Last time, we continued this series by covering the five best 2nd-level spells in the game. This week, we’re looking at 3rd-level spells. This is another tier of spells chock full of extremely powerful options that punch above their weight. Much like 1st-level spells, I have to leave off some very good spells to whittle this list down to the final five.
I’m judging these spells using four criteria. The first and most obvious of these is combat effectiveness. If a spell ends fights every time you use it, then it’s probably a good spell. However, spells are flexible tools that often bring huge amounts of noncombat power to the table. I am also looking at how many different character types want each spell. A spell useful to a wide variety of builds scores higher than one that only works for a single build. Finally, I look at how strong the spell is across levels 1–20. Some spells start off incredibly strong but fall off later, while others remain evergreen.
5. Animate Dead
This spell creates an undead servant. Choose a pile of bones or a corpse of a Medium or Small humanoid within range. Your spell imbues the target with a foul mimicry of life, raising it as an undead creature. The target becomes a skeleton if you chose bones or a zombie if you chose a corpse (the DM has the creature’s game statistics).
On each of your turns, you can use a bonus action to mentally command any creature you made with this spell if the creature is within 60 feet of you (if you control multiple creatures, you can command any or all of them at the same time, issuing the same command to each one). You decide what action the creature will take and where it will move during its next turn, or you can issue a general command, such as to guard a particular chamber or corridor. If you issue no commands, the creature only defends itself against hostile creatures. Once given an order, the creature continues to follow it until its task is complete.
The creature is under your control for 24 hours, after which it stops obeying any command you’ve given it. To maintain control of the creature for another 24 hours, you must cast this spell on the creature again before the current 24-hour period ends. This use of the spell reasserts your control over up to four creatures you have animated with this spell, rather than animating a new one.
At Higher Levels. When you cast this spell using a spell slot of 4th level or higher, you animate or reassert control over two additional undead creatures for each slot level above 3rd. Each of the creatures must come from a different corpse or pile of bones.
With all the new summoning spells on offer, it’s the venerable Animate Dead that rises to the top. Whereas the newer spells create a single, decently powerful entity, this spell draws its power from sheer numbers, namely a horde of bow-wielding skeletons. With the ability to safely control four undead per 3rd-level slot,* builds that focus on Animate Dead can find themselves controlling over 100 minions. While each individual skeleton is weak, together they can do an absurd amount of damage.*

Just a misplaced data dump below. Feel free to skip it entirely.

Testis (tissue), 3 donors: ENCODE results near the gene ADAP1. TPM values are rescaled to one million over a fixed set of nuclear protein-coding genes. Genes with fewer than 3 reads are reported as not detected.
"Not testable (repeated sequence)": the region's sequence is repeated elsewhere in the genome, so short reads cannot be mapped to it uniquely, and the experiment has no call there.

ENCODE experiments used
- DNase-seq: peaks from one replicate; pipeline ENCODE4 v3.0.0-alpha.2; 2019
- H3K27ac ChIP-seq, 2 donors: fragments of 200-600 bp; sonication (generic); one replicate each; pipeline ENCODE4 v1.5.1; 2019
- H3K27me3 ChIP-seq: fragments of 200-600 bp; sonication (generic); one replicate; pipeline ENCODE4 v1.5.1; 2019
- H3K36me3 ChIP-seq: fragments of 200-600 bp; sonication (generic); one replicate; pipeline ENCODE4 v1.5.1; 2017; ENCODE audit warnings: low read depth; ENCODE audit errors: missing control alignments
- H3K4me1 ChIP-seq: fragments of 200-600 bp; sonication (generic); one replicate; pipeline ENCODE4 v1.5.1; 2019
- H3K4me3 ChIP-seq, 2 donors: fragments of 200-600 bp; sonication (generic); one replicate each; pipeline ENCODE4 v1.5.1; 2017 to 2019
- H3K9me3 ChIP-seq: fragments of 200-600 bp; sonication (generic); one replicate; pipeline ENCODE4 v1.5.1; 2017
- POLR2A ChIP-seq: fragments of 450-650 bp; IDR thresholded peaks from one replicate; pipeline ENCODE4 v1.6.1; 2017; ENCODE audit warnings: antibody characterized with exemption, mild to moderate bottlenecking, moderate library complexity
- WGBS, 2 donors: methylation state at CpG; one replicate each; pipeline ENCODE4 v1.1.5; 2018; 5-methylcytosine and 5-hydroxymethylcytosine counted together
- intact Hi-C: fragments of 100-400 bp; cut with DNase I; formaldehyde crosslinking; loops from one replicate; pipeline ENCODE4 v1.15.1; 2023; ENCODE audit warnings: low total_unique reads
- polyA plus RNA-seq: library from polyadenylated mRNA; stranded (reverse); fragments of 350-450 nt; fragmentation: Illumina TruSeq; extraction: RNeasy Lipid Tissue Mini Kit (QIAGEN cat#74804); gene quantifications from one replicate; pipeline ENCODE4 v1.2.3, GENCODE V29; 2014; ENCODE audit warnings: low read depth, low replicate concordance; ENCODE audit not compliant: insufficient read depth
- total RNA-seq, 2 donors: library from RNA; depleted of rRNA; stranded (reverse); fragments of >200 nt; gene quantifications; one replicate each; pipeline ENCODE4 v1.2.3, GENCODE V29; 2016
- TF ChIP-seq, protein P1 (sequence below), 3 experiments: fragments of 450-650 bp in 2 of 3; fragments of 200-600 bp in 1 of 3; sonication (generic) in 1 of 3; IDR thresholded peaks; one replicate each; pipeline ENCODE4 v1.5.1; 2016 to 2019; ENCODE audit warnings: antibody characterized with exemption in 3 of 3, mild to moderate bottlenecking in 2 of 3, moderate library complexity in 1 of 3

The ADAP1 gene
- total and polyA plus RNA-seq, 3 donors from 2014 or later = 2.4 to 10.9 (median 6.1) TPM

The biggest problem with this spell is that when used to its fullest potential, it begins to break 5E’s combat. When you take a system designed for less than twenty combatants and try to cram 100 skeletons into it, some problems arise. From finding room on the battle map to taking your turn in a reasonable amount of time, this spell has a host of logistical issues that require both party and GM buy-in to solve. However, if you can make it work, this spell brings a ton of power to the table. Animate Dead shambles into fifth place.
You touch a creature that has died within the last minute. That creature returns to life with 1 hit point. This spell can’t return to life a creature that has died of old age, nor can it restore any missing body parts.
From one type of resurrection to another, we have Revivify. This spell is a game changer in terms of what risks the party can now take during their adventures. Prior to this spell, death is a permanent end to a character. But now, for the low cost of 300 gold worth of diamond dust, you can quickly revive a dead character.
Alongside the obvious utility of cheating death, Revivify also makes for a good combat healing spell, even at higher levels. Unlike later resurrection spells, Revivify only takes an action to cast and has no drawbacks for the person you are reviving. It might have a restrictive time window in which it can be used, but during that 1 minute, nothing beats out this spell. Fourth place to Revivify.
A bright streak flashes from your pointing finger to a point you choose within range and then blossoms with a low roar into an explosion of flame. Each creature in a 20-foot-radius sphere centered on that point must make a Dexterity saving throw. A target takes 8d6 fire damage on a failed save, or half as much damage on a successful one.